QA Manager Required Skills

What a QA manager does
What makes a good QA manager

What a QA manager does

  • Planning, prioritization of all the test-related tasks (use proven project management tools such as the V-Cycle or Scrum methodology)
  • Writing the test strategies
  • Reviewing the test plans
  • Taking the responsibility of certain designs if people have not the required competencies
  • Code reviewing
  • Spreading expertise and good usage of tools such as bug-tracking database or versioning systems
  • Delegating...
  • Having people judgment skills to hire the right people
  • Writing performance review

What makes a good QA Manager

Being a good QA engineer

Of course, a good QA Manager is first of all a good QA engineer. It requires additional skill, though.

Effective communication

A QA Manager must be an extremely good communicator. This includes:
  • Report global status and risk analysis to top management
  • Capability to communicate with technical and non-technical people
  • Having the diplomacy to say "no" when global quality is not acceptable for release
Part of the communication is also the not so well appreciated "meetings". Meetings are useful to a good organization, though.
  • For large teams, privilege:
    • Formal meetings
    • Scheduled and iterated on a regular basis
    • Production of agendas (pre-meeting) and minutes (post-meeting)
  • For small teams, privilege:
    • Stand-up meetings
    • Not necessarily planned
    • Agendas an minutes not necessarily needed

Having and spreading the "customer-focus" vision

To have the QA engineers efficient in their work, they must have the desire to see customers happy.

Developing people

Developing people in a QA team as in any team is essential. The main goal is to improve the learning curve and this can be achieved by:
  • Spreading best practises you've learn along your whole career as QA engineer/manager
  • Organizing trainings (external as well as internal)
  • Working in group to share competencies
  • Leaving some time to people to let them learn by themselves

Bringing out creativity in others

This can be achieved by:
  • Organizing brainstorm sessions on a regular basis
  • Discussing a lot with QA engineers to lead them to have the "idea" instead of exposing directly the idea (if you've got it before them). A good QA manager teaches the "way of thinking" before anything else
  • Explaining any decision you take so that the team get the intellectual process that led to that decision
  • Working in group

Motivating people

Motivating people is also necessary. To do that:
  • Be motivated yourself
  • Share your motivation to the others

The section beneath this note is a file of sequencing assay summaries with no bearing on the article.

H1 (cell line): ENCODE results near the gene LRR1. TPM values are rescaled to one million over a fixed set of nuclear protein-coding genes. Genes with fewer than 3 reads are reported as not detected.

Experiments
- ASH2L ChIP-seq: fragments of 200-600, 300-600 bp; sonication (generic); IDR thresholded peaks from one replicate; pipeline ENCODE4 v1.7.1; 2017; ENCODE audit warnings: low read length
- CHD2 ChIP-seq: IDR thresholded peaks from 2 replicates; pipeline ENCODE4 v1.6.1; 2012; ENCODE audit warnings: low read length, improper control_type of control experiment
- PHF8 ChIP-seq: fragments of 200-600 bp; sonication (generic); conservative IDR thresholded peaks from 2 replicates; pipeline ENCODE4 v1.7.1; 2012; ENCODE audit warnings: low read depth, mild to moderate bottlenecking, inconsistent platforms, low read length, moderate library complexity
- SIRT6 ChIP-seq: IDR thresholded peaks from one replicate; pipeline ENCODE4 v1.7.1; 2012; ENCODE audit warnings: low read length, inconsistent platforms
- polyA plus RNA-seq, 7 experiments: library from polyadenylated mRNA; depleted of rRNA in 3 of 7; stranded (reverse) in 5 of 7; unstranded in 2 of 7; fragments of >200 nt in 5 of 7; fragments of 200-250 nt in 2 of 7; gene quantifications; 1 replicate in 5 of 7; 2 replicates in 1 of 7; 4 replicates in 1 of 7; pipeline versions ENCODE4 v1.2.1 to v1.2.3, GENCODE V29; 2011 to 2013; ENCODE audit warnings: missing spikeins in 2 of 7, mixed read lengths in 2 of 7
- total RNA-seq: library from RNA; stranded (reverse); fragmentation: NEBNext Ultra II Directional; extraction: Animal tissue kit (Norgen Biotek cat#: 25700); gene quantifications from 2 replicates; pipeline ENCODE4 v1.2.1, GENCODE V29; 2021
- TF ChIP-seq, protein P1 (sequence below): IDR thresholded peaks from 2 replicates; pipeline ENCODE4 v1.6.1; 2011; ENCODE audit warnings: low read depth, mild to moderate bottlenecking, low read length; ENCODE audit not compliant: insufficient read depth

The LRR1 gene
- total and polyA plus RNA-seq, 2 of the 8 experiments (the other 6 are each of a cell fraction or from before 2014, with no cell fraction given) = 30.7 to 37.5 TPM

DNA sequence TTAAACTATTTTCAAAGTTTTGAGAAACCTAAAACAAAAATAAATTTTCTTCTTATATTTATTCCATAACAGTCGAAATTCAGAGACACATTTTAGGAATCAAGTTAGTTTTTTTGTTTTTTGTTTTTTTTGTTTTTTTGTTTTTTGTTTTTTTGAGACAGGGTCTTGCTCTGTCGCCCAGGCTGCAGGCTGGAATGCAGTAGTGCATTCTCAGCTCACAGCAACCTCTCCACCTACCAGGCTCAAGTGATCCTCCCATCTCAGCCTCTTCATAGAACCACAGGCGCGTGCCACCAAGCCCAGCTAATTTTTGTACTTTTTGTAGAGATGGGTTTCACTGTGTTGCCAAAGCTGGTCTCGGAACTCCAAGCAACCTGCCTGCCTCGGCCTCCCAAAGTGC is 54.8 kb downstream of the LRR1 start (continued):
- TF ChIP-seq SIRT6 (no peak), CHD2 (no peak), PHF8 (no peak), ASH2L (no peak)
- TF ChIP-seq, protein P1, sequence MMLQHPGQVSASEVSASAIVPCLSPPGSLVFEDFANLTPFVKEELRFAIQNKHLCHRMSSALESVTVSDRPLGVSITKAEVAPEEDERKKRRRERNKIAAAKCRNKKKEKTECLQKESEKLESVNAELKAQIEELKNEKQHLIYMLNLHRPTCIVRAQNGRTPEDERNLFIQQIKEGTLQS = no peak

• Explain why QA is an interesting job:
    • Too often, people are reluctant to do QA because:
      "QA = finding problems = people (dev.) don't like me"
      The good way of seeing the job is:
      "QA = avoid future problems = people (dev./support/customers) like me"
    • The result of QA activities is immediately seen by the end-user which is quite valorising
    • Seeing a "manual operation" becoming a completely automated job is demonstrating how talented people can use machines to improve life
    • Thoroughly testing a feature A is often more complex than developing the feature A. It's then a challenging (so enhancive) task.

Team building

A "dream" team is a team where all people are technically very good in their job but also like to work together and appreciate each others. To improve the chances to have this happening, a QA manager shouldn't hesitate to:
  • Organize events (these do not necessarily require expensive activities!)
  • Have some chats together on the working hours about non-technical subjects when the whole team is present
  • Have QA people cooperating more with other teams (especially with Development team)
  • Have a beer together sometime ;)

Enabling changes

Changing for changing is a bad concept. Conversely, when something does not work, change is mandatory. The process of changing must go through 3 steps:
  • Making an audit to see what's wrong in the process (i.e. difficult to maintain very similar test scripts)
  • Determine with the team what has to be changed (i.e. setup data-driven testing)
  • Implement the change

Decision making

In QA manager there is "manager", which means that this includes making decisions.
  • Not being overwhelmed by stress
  • Not hesitating to recognize a mistake soon - it is much better than trying to workaround for years the issue
  • Taking innovative (or risky) initiatives
  • Not hesitating to change the processes at risk to destabilize some people if you think it is necessary


Books about Team Management

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Learn more about QA Engineer Skills reading the QA Engineer Skills tutorial.